Still picking rice out of your hair? Your new marriage means time to review and revise all of your planning:
Marriage means combined incomes, a different risk profile, and new planning objectives. As newlyweds review your overall financial goals and objectives and revise all of your investments accordingly.
A newlyweds you may retain separate investment accounts to segregate gift or inherited assets: to protect their immunity in the event the marriage doesn't work out, as a result of an express provision in your prenuptial agreement, or because one of you has greater malpractice risk. But even if you keep separate accounts, you your should coordinate overall investment planning as a family. To do this efficiently, consolidate your accounts withone manager. Approach 1: If you maintain separate accounts, each account could have its own asset allocation. If the marriage doesn't work out you can more fairly go your separate waysthen if you had only equities and your spouse only bonds. Approach 2: Use an aggregate approach with an overall asset allocation for both of you so that the accounts as a whole are balanced. With this approach, you can focus tax exempt funds on less tax efficient investment transactions and the spouse most at risk for malpractice might hold the hedge funds and alternatives which would be harder for a claimant to seize.
Your goals, needs and lifestyles are likely to change from when you were each single. So it's really worth revising the budget in light of the new objectives. This can be then coordinated with your investment planning revisions. The budget should start to take account of long term goals most single people don't address, like a new home, a child, even retirement.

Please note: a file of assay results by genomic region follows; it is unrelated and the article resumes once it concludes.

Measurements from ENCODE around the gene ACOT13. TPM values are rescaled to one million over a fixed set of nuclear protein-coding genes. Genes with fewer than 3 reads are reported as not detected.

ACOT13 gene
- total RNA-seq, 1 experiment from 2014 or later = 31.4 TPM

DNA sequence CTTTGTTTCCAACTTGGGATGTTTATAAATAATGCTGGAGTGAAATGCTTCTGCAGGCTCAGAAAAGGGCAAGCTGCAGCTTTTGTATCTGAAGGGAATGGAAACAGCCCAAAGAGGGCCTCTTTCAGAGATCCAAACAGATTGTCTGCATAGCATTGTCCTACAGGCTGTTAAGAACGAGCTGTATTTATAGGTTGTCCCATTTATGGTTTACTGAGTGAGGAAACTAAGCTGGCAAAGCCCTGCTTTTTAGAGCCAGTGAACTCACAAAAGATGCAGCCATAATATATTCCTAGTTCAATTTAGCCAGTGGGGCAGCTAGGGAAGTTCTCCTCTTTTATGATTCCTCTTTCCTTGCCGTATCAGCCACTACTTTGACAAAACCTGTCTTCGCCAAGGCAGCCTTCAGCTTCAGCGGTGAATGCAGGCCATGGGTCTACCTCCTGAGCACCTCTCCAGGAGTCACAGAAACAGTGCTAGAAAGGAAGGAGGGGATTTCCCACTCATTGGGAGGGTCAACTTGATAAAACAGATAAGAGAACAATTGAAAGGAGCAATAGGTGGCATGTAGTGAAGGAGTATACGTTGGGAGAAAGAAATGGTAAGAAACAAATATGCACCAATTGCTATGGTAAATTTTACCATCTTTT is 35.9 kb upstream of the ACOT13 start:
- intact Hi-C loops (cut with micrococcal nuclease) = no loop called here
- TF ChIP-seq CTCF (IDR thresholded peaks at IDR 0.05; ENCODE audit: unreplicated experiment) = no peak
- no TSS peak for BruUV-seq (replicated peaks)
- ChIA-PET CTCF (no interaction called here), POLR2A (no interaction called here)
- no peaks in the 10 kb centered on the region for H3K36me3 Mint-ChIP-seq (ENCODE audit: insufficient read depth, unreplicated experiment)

Pre-nups are common and need to be considered well before your marriage. If one should have been completed, but wasn't, a post-nuptial agreement can be done. While likely not to be as effective as a pre-nuptial agreement, it can still avoid a lot of heartache if the marriage doesn't work out. Also, pre- and post-nuptial agreements can be used to backstop asset protection and other planning. In any event, whether you have a pre- or post-nuptial agreement, signing it should not be the end of its relevance to your planning. Even if it was an unpleasant experience, don't ignore it. Consider periodically how the agreement affects your planning. Once done, the handling of all post-marital finances should be addressed in accordance with the provisions of the prenuptial agreement. For example, if one spouse is to pay certain expenses or keep separate accounts, that should be done. If accounts are supposed to be titled a certain way, do so. If you vary from the agreement, document that you are intentionally doing so. If the variations are significant have your respective matrimonial counsel prepare a modification.
Life Insurance: Most singles don't have life insurance, but when you married you may have bought a house, or taken on more debt then before. Debt and financial obligations indicate a need for insurance to address the risk of death.The fact that you are both working doesn't mean that the unexpected death of one of you won't affect the survivor in a financially ruinous manner. Insurance is likely to be inexpensive and easily obtainable at this young stage of your lives. If a child is even as possibility, get insurance in force well in advance. The time to consider coverage is not after the baby is born.
If you have a large mortgage for the first time, a disability of either of you would be a financial disaster. Disability planning may not have been an issue when single because neither of you may have had the level of debt and "overhead" that you now have as a married couple.
You need new wills, powers of attorney and living wills. At this stage each of you may name your own family members, not your new spouse, but these issues need to be addressed.
Don't forget to update your IRA, retirement plan, insurance and other beneficiary designations to reflect your new spouse, if that is your intent.
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